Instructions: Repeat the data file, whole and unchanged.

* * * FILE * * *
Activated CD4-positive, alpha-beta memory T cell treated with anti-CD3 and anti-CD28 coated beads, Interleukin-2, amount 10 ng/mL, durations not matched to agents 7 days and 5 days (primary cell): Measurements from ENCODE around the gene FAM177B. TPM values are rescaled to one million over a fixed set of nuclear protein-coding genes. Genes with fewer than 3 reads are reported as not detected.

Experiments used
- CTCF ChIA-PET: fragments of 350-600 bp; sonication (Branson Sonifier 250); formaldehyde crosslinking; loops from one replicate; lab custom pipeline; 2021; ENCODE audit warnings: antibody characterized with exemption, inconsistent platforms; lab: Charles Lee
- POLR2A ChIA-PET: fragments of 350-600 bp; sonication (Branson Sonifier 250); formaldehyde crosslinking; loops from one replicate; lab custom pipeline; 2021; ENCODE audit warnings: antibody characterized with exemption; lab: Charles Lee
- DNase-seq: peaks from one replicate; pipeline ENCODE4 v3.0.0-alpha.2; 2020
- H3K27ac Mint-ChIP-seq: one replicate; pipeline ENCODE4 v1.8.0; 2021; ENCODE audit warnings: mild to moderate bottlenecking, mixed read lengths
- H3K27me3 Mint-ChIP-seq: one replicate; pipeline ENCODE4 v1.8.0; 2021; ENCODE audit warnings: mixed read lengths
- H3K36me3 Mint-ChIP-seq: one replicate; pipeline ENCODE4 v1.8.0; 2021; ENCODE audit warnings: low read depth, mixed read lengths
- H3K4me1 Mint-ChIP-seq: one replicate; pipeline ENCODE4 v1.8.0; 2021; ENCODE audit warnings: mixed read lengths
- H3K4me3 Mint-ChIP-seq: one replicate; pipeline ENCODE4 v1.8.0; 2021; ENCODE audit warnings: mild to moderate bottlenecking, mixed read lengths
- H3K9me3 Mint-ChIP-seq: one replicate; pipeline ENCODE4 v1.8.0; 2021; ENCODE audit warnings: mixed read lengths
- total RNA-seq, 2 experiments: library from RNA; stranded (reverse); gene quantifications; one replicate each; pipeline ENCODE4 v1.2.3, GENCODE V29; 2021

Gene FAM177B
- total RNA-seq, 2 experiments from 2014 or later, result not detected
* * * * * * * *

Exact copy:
Activated CD4-positive, alpha-beta memory T cell treated with anti-CD3 and anti-CD28 coated beads, Interleukin-2, amount 10 ng/mL, durations not matched to agents 7 days and 5 days (primary cell): Measurements from ENCODE around the gene FAM177B. TPM values are rescaled to one million over a fixed set of nuclear protein-coding genes. Genes with fewer than 3 reads are reported as not detected.

Experiments used
- CTCF ChIA-PET: fragments of 350-600 bp; sonication (Branson Sonifier 250); formaldehyde crosslinking; loops from one replicate; lab custom pipeline; 2021; ENCODE audit warnings: antibody characterized with exemption, inconsistent platforms; lab: Charles Lee
- POLR2A ChIA-PET: fragments of 350-600 bp; sonication (Branson Sonifier 250); formaldehyde crosslinking; loops from one replicate; lab custom pipeline; 2021; ENCODE audit warnings: antibody characterized with exemption; lab: Charles Lee
- DNase-seq: peaks from one replicate; pipeline ENCODE4 v3.0.0-alpha.2; 2020
- H3K27ac Mint-ChIP-seq: one replicate; pipeline ENCODE4 v1.8.0; 2021; ENCODE audit warnings: mild to moderate bottlenecking, mixed read lengths
- H3K27me3 Mint-ChIP-seq: one replicate; pipeline ENCODE4 v1.8.0; 2021; ENCODE audit warnings: mixed read lengths
- H3K36me3 Mint-ChIP-seq: one replicate; pipeline ENCODE4 v1.8.0; 2021; ENCODE audit warnings: low read depth, mixed read lengths
- H3K4me1 Mint-ChIP-seq: one replicate; pipeline ENCODE4 v1.8.0; 2021; ENCODE audit warnings: mixed read lengths
- H3K4me3 Mint-ChIP-seq: one replicate; pipeline ENCODE4 v1.8.0; 2021; ENCODE audit warnings: mild to moderate bottlenecking, mixed read lengths
- H3K9me3 Mint-ChIP-seq: one replicate; pipeline ENCODE4 v1.8.0; 2021; ENCODE audit warnings: mixed read lengths
- total RNA-seq, 2 experiments: library from RNA; stranded (reverse); gene quantifications; one replicate each; pipeline ENCODE4 v1.2.3, GENCODE V29; 2021

Gene FAM177B
- total RNA-seq, 2 experiments from 2014 or later, result not detected